Teachers cry foul over their pension

THREE former teachers are accusing the managing director of the Limpopo school where they taught of pocketing their pension fund contribution instead of paying it to the fund administrators.

They taught at Centuari Combined School in Thohoyandou before resigning in 2009. Combined, the teachers had contributed just more than R100,000 to their provident fund since 2007.

Employees contribute to their provident fund for their retirement or when they get retrenched.

The other advantage of contributing to a provident fund is that the fund pays benefits to the heirs when a member dies.

Matamela Tshioma, 42, planned to pay tertiary fees with her provident fund but this is not going to happen since Centuari managing director Mukondeleli Rendani Tshivase did not forward her contribution to the Orion Provident Fund, which administered the funds. She discovered this three months after resigning from her job in 2009.

Tshioma was principal of Centuari for almost nine years.

After resigning she completed provident fund claim forms and allowed Tshivase to facilitate the process.

Tshioma enquired after three months when she realised that her money was not forthcoming.

"I was shocked when an Old Mutual official told me that they had never received my contributions from my employer," Tshioma, whose pay slips show that deductions had been made since 2007, said.

Combined with contributions from her employer she had hoped to get about about R50,000.

Takalani Tshinavha, 33, a mother of three, said she too wanted to use her provident fund to pay for her children's education. She has been waiting for the R20,388 she had contributed to the fund since 2009.

Tshinavha said three months after resigning, she too sent a text message to Tshivase enquiring about her payout.

"Tshivase said he was sorting my papers and I would be paid in no time, but months have now turned into years and I have not received a cent," she said.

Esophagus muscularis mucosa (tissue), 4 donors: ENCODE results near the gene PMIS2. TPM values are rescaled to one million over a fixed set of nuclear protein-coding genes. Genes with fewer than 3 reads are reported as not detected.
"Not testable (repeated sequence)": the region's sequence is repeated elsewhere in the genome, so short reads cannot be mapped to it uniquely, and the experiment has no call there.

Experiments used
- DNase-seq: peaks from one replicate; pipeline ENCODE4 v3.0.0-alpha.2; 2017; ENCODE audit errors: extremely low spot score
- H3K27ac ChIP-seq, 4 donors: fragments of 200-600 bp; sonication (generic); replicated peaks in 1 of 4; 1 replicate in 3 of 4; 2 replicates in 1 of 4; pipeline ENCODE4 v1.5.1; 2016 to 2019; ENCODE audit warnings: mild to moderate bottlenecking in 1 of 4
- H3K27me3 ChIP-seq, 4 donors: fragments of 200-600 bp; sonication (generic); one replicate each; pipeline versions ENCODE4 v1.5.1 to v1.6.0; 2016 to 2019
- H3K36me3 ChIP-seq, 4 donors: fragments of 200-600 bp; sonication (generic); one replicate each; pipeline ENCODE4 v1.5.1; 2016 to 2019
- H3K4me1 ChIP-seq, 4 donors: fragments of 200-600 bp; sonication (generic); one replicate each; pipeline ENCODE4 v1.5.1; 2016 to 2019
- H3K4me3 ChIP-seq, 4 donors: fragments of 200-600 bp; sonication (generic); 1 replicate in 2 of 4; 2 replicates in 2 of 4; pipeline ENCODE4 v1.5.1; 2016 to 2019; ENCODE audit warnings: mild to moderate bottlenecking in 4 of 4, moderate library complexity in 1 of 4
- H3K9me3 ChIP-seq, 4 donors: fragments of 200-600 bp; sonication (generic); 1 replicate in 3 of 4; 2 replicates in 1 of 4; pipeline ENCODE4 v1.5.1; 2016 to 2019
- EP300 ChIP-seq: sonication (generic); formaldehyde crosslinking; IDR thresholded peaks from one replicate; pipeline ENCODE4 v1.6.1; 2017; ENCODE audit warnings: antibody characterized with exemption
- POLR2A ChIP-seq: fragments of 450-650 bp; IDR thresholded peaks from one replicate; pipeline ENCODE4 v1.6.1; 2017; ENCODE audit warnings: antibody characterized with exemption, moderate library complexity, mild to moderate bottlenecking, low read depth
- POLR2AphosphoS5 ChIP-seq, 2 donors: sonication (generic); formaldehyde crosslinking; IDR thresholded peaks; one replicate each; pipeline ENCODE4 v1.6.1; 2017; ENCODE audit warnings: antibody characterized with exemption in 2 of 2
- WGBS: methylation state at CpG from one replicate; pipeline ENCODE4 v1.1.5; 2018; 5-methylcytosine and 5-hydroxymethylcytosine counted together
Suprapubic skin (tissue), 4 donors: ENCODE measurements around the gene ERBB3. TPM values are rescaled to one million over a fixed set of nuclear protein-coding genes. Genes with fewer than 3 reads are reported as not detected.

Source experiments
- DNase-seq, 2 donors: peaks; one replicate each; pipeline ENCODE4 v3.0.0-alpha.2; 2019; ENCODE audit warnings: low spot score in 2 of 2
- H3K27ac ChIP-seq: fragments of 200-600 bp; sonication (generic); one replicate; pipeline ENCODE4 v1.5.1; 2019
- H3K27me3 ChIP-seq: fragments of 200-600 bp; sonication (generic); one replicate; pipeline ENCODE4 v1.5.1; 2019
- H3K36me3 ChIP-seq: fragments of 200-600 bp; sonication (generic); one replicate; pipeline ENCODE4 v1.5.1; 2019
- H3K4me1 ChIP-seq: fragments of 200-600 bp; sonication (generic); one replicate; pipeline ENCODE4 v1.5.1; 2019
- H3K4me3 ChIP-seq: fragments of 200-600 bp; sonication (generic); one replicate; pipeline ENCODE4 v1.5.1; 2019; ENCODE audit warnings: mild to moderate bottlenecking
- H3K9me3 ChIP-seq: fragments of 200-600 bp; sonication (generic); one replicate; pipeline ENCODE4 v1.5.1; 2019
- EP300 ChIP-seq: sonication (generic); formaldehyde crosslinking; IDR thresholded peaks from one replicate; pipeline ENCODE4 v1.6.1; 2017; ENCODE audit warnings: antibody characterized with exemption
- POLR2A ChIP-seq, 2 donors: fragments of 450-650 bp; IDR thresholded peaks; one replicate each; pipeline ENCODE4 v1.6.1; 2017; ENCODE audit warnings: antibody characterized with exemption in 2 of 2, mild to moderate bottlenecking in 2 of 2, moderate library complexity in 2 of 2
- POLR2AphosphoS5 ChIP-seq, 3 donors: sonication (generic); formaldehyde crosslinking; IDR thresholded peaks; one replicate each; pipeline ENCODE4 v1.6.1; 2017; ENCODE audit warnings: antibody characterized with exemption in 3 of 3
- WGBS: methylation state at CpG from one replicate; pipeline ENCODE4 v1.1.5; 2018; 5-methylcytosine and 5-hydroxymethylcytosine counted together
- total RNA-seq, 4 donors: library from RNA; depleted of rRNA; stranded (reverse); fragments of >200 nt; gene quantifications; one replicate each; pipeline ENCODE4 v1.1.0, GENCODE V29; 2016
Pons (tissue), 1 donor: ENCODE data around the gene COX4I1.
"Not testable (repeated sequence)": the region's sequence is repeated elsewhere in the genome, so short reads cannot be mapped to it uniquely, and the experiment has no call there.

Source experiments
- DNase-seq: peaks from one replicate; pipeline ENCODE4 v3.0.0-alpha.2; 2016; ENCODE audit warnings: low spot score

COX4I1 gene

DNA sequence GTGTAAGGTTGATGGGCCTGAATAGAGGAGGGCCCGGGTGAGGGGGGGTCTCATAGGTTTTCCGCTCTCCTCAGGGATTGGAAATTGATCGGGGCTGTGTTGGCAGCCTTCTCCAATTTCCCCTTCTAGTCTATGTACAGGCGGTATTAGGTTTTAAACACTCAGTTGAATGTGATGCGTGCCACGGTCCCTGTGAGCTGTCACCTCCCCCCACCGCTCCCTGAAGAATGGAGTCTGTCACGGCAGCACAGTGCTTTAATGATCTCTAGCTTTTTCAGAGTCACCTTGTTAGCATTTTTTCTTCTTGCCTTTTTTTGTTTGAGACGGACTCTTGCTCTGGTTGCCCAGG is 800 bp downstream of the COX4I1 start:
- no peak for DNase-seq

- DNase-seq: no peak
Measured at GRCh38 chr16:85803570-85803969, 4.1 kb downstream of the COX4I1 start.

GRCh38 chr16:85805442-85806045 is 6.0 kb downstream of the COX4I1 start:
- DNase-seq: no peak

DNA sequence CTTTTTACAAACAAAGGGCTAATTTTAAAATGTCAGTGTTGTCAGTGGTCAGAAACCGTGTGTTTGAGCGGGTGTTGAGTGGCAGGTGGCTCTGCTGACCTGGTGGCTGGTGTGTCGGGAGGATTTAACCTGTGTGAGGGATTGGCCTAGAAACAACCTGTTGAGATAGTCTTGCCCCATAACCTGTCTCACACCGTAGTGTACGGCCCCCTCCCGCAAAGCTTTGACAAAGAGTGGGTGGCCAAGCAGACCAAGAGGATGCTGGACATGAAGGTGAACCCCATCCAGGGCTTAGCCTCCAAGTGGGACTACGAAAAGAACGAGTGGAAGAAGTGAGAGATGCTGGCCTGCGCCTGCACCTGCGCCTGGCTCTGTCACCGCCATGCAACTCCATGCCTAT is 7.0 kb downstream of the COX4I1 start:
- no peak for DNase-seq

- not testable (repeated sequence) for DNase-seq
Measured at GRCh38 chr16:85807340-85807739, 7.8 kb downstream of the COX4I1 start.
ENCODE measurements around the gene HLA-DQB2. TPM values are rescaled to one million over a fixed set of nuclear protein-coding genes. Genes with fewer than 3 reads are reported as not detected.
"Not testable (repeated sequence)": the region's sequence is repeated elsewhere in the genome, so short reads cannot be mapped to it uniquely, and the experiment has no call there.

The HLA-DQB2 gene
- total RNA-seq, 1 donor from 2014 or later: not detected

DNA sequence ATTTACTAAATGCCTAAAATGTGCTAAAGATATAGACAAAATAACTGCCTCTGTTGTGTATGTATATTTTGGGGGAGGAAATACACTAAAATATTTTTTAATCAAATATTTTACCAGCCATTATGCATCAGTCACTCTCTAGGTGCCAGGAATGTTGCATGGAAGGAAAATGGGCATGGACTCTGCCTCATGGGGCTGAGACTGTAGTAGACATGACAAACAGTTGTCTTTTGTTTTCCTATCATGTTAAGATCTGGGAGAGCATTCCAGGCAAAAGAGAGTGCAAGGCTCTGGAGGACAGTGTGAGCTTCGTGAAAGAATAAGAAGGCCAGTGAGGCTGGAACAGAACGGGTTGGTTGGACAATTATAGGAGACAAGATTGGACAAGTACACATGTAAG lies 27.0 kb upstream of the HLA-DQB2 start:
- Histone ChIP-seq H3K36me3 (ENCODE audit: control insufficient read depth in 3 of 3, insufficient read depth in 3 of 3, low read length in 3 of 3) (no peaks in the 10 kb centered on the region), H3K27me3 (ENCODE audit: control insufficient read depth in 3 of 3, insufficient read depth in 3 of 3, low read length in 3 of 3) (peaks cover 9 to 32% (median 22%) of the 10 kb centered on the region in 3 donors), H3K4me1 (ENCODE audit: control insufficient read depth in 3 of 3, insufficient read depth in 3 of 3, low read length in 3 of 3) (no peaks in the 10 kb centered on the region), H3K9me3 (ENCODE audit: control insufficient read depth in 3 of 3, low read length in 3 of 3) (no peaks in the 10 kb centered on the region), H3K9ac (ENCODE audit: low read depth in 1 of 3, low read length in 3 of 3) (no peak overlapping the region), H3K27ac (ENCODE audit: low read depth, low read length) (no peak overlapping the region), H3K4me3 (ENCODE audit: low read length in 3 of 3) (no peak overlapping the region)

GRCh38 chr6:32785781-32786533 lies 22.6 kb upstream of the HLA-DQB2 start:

Tshinavha said Tshivase no longer took her calls.

Thisheli Ramaite, 43, said after working for the school for six years she decided to resign and cash all her provident fund to pay for her eldest daughter's tertiary fees.

Ramaite was expecting just more than R50,000 from the fund.

Tshivase only responded to Tshioma's complaint. He said Tshioma was absent from the school for a week before faxing her letter of resignation.

"She disappeared for a week as the head of the school. I tried to contact her on her cell with no luck. There was no other contact since I did not know her place of residence," he said.

Tshivase said he received threatening messages from Tshioma, who demanded her last salary and payment for extra work done for the school.

Tshivase said Tshioma was uncooperative when he tried to help her. He said she also prejudiced the school when she applied for a government subsidy during her tenure.

"She said our school would increase school fees by 40 percent. This information led the department to reduce our subsidy," Tshivase said.

She said she had since suspended the deduction of provident fund from staff members until the problem is sorted out.

"As far as we are concerned Tshioma did not struggle to get her provident money at all. She simply does not want to talk to us," Tshivase said.

Tshivase has not responded to Ramaite and Tshinavha's complaints.

Lisette Lombard of Old Mutual is investigating whether or not they had received the former teachers' contribution. Lombard said she would advise Consumer Line when she had completed the investigation.

Lombard said her investigation would take two weeks.

Consumer Line will update readers on the outcome.